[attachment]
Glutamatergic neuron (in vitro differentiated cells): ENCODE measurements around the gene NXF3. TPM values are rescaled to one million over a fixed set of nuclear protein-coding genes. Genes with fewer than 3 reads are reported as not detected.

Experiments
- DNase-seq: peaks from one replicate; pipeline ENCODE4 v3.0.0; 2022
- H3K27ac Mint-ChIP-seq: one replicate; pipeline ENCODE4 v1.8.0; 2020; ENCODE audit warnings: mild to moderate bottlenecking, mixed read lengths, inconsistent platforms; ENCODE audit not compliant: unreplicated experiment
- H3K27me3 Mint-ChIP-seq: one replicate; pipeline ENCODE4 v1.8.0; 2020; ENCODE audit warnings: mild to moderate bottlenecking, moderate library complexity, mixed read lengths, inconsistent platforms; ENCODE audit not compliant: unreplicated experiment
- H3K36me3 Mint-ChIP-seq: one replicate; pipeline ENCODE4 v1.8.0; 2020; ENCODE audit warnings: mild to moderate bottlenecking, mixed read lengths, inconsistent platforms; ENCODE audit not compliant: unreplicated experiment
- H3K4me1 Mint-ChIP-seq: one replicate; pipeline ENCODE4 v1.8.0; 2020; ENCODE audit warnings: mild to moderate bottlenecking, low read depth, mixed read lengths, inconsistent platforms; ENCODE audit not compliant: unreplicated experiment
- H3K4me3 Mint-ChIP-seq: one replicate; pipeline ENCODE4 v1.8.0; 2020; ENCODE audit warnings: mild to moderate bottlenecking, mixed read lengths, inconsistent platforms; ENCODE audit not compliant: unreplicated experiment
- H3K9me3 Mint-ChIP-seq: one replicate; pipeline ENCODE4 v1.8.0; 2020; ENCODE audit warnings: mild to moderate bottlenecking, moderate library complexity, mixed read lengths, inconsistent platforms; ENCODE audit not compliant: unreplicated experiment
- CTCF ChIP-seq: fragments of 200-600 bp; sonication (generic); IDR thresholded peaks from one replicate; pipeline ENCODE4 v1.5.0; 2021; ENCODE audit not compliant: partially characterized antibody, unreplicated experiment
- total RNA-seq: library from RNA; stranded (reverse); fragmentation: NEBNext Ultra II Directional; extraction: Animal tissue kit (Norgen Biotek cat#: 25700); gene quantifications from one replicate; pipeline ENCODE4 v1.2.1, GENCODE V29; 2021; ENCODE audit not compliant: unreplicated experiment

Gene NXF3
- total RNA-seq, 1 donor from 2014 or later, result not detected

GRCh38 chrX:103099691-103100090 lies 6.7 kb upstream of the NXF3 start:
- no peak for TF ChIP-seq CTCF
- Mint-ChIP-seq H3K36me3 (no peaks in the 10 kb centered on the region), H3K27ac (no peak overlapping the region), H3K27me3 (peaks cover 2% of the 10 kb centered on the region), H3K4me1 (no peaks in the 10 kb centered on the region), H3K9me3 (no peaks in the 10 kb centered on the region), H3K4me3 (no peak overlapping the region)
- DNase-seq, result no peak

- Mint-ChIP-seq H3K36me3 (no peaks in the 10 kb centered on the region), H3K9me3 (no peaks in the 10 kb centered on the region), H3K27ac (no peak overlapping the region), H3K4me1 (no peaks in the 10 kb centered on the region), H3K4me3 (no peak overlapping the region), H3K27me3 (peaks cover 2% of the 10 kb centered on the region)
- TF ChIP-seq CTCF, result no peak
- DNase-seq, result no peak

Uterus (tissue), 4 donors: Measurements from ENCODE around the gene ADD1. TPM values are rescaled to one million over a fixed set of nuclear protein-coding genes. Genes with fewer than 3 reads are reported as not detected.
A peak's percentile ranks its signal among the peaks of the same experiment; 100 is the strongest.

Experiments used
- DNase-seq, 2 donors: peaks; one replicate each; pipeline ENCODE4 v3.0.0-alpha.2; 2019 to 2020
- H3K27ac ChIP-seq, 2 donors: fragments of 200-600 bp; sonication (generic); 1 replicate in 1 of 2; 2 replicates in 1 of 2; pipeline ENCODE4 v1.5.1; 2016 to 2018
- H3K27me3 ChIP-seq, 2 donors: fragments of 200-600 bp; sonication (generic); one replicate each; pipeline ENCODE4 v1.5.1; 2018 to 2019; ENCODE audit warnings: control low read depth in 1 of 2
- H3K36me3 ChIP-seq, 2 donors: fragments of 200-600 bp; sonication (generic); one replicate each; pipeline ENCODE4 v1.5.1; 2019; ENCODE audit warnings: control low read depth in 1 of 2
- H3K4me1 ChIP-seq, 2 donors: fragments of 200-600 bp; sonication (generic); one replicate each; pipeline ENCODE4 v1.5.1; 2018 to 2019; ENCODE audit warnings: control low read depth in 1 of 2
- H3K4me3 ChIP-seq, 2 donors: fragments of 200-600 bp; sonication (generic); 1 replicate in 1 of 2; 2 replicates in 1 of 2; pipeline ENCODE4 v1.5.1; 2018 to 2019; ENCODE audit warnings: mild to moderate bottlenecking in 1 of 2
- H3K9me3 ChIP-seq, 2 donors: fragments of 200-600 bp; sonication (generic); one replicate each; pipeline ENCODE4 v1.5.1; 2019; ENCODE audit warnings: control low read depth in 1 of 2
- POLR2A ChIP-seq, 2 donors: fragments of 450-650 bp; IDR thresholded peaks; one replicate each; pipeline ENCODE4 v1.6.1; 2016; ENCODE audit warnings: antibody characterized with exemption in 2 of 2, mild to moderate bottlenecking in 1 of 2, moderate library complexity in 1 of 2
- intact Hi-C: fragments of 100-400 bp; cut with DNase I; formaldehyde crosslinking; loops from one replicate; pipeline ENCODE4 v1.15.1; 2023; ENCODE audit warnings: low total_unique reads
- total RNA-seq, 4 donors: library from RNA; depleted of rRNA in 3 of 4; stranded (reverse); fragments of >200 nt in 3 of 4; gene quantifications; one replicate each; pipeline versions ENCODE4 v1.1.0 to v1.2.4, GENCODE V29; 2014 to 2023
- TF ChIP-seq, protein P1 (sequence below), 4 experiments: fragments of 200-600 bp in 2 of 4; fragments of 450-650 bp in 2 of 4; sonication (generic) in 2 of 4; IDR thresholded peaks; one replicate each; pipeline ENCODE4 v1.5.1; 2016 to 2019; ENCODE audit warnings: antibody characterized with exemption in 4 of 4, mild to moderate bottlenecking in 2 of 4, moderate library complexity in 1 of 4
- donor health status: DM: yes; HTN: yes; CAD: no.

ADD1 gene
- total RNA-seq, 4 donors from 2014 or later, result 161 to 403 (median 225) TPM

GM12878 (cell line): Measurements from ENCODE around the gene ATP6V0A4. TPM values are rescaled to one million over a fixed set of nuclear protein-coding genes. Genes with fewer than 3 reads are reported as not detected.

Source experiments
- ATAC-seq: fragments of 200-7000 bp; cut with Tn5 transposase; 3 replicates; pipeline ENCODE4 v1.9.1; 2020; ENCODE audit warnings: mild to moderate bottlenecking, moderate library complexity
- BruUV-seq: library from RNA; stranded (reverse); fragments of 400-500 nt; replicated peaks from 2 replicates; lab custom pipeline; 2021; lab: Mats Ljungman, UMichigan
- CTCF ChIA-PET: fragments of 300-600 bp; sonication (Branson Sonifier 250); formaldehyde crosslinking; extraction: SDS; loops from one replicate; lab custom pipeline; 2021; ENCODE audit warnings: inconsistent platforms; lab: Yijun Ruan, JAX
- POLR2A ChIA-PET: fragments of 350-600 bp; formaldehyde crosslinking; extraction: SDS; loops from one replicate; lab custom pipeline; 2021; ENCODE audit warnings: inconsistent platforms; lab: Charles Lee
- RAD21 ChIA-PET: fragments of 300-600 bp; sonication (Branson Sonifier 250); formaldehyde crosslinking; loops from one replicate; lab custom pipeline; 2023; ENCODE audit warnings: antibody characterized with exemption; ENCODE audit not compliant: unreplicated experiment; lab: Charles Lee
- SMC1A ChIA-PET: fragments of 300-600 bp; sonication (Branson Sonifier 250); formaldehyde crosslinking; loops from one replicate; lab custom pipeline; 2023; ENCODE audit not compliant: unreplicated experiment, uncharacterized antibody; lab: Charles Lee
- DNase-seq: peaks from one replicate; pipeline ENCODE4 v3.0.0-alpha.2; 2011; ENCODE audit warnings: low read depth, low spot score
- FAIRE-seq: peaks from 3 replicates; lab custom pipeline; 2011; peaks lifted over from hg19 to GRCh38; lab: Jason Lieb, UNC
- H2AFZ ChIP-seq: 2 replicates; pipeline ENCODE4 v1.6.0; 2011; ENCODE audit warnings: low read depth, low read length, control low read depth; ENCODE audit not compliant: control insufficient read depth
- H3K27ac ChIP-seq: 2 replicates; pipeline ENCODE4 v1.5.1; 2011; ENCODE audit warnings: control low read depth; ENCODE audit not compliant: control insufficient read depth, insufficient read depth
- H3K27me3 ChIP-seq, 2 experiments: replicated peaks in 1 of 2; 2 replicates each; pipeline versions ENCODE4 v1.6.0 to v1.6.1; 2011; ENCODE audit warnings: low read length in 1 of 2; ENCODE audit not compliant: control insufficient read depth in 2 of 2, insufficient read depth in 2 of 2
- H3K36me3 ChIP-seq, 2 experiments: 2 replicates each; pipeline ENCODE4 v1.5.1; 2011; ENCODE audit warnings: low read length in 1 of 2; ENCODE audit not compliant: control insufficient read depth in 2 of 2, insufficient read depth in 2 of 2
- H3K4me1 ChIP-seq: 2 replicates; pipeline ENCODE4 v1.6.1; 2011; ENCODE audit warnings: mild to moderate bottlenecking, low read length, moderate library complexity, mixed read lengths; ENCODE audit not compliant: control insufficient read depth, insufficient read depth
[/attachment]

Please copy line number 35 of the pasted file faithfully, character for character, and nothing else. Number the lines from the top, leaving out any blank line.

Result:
- donor health status: DM: yes; HTN: yes; CAD: no.